Industrial machines are changing. No longer the single-purposed dinosaurs of the plant floor, modern
manufacturing assets are now computers, data-generators, data-analyzers, and—in a nutshell—more nimble than their rusting ancestors.
We chatted with John Kowal, B&R director of business development, to learn more about the current state of the adaptive machine. Take a look…
Smart Industry: Describe the concept of "the adaptive machine."
John: Simply put, it’s a machine that adapts to the product being made or packaged, instead of running sequences of identical products and changing over between runs. Instead of a process that is sequential, each product is independently controlled.
Smart Industry: What’s prompting this change in machine design? Are customers prompting the capability for batch-of-one?
John: We’re living in the age of the digital native—a generation of people who have never lived without the internet, without e-commerce, without connected devices at hand. The millennial generation is now the largest consumer segment in the North American economy, and they expect what they want, when they want it. These consumers aren’t driving machine design per se, but they are driving mass-customization and, ultimately, batch-of-one consumer packaged goods. That creates a problem for consumer-goods makers. You can manufacture manually if you have low-cost labor, but it only makes sense to make a lot and fill a container that will be six weeks in transit. It’s not economical to fulfill individual orders overnight from places where labor is still cheap. Consumer demand will drive re-shored, more localized, automated, small-batch manufacturing. But the major change in machine design to batch-size-one has been made possible by a combination of advances in electro-mechanical and automation technologies.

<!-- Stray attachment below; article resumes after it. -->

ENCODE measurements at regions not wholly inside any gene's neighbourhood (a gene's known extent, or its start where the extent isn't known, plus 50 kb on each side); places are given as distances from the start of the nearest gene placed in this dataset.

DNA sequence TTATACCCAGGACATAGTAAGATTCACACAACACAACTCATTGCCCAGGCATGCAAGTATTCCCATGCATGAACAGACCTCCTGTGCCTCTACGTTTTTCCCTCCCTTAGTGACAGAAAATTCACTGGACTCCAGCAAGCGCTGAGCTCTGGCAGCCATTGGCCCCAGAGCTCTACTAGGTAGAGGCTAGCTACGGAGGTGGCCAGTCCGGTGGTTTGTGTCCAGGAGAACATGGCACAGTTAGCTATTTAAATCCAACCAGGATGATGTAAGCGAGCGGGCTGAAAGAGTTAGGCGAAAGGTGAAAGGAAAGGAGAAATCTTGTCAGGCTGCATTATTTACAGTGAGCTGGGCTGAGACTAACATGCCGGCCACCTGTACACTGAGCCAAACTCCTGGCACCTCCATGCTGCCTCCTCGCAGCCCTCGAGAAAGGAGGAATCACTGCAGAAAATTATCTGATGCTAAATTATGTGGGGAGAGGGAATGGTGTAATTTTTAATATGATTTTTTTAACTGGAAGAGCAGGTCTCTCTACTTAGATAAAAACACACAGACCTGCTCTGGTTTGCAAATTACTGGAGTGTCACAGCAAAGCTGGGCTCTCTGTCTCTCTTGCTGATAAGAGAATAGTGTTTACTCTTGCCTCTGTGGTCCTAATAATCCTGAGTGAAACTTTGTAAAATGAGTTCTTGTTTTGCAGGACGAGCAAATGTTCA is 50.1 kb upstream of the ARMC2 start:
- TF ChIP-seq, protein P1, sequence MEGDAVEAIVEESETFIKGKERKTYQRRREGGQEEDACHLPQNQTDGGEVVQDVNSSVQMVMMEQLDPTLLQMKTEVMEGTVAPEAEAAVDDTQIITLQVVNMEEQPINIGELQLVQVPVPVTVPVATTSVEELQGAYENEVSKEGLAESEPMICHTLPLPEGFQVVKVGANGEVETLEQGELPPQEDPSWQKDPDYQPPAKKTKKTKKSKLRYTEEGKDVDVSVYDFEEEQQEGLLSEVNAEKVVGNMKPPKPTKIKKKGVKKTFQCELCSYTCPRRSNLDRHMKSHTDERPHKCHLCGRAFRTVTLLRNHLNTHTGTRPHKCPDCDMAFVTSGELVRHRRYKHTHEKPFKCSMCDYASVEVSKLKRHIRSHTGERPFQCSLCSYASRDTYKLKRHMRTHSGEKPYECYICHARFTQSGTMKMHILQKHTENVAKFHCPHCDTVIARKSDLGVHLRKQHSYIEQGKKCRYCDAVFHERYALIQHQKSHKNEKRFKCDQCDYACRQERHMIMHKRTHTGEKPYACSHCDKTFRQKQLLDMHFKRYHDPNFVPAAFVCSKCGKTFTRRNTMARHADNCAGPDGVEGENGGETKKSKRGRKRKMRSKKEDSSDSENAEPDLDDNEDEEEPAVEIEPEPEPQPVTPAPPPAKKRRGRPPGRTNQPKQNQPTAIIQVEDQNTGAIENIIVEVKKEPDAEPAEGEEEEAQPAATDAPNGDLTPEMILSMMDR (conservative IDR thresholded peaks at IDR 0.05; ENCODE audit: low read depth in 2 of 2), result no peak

Smart Industry: How are these machines different in terms of operations/maintenance/personnel?
John: They fit perfectly into the smart-factory concept. Each order is turned into a unique recipe or bill-of-materials, and each product is independently controlled through manufacturing, assembly and packaging. This is where track technology comes into play. One product equals one shuttle that moves through whichever work stations it requires to produce to order. As far as the track technology itself, maintenance will vary by manufacturer. Ideally, the electro-mechanical design will have a minimum of wear parts, be robust and have easy-to-replace shuttles that don’t require stopping production. As with any advanced automated machinery, people operating or otherwise interacting with the machine should find a graphical interface that is easy to use and mechanical design that is ergonomic. Operations will see the most radical improvements, however. Changeover is constant, so there is no such thing as “changeover time” any more. Reconfiguration means simply changing, adding or removing modules.
Smart Industry: How does transition to adaptive machines alter business strategies?